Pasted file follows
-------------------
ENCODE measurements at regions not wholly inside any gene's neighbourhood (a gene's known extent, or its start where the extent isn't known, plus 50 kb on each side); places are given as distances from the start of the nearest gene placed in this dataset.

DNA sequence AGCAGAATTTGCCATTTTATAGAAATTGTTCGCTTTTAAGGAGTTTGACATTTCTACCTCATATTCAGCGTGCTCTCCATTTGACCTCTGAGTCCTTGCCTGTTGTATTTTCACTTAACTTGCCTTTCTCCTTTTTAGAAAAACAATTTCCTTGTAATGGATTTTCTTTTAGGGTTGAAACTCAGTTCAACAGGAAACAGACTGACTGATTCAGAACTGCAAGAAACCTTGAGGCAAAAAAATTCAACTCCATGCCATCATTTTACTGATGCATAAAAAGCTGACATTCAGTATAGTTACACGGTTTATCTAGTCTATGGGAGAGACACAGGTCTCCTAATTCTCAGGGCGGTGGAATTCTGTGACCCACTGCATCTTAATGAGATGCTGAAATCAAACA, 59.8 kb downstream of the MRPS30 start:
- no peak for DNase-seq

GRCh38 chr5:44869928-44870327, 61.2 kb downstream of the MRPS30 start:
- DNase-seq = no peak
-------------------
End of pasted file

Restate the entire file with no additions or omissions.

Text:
ENCODE measurements at regions not wholly inside any gene's neighbourhood (a gene's known extent, or its start where the extent isn't known, plus 50 kb on each side); places are given as distances from the start of the nearest gene placed in this dataset.

DNA sequence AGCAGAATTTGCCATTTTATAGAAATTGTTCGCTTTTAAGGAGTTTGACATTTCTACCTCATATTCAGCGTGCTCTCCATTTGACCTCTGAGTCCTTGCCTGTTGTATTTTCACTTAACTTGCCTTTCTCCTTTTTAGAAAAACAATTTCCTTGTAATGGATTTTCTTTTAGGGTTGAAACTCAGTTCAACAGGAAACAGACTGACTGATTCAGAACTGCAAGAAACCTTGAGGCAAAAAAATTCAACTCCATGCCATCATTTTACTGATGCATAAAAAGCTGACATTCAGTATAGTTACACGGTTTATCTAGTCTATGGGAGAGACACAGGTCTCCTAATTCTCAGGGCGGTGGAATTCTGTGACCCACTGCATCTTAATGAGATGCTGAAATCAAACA, 59.8 kb downstream of the MRPS30 start:
- no peak for DNase-seq

GRCh38 chr5:44869928-44870327, 61.2 kb downstream of the MRPS30 start:
- DNase-seq = no peak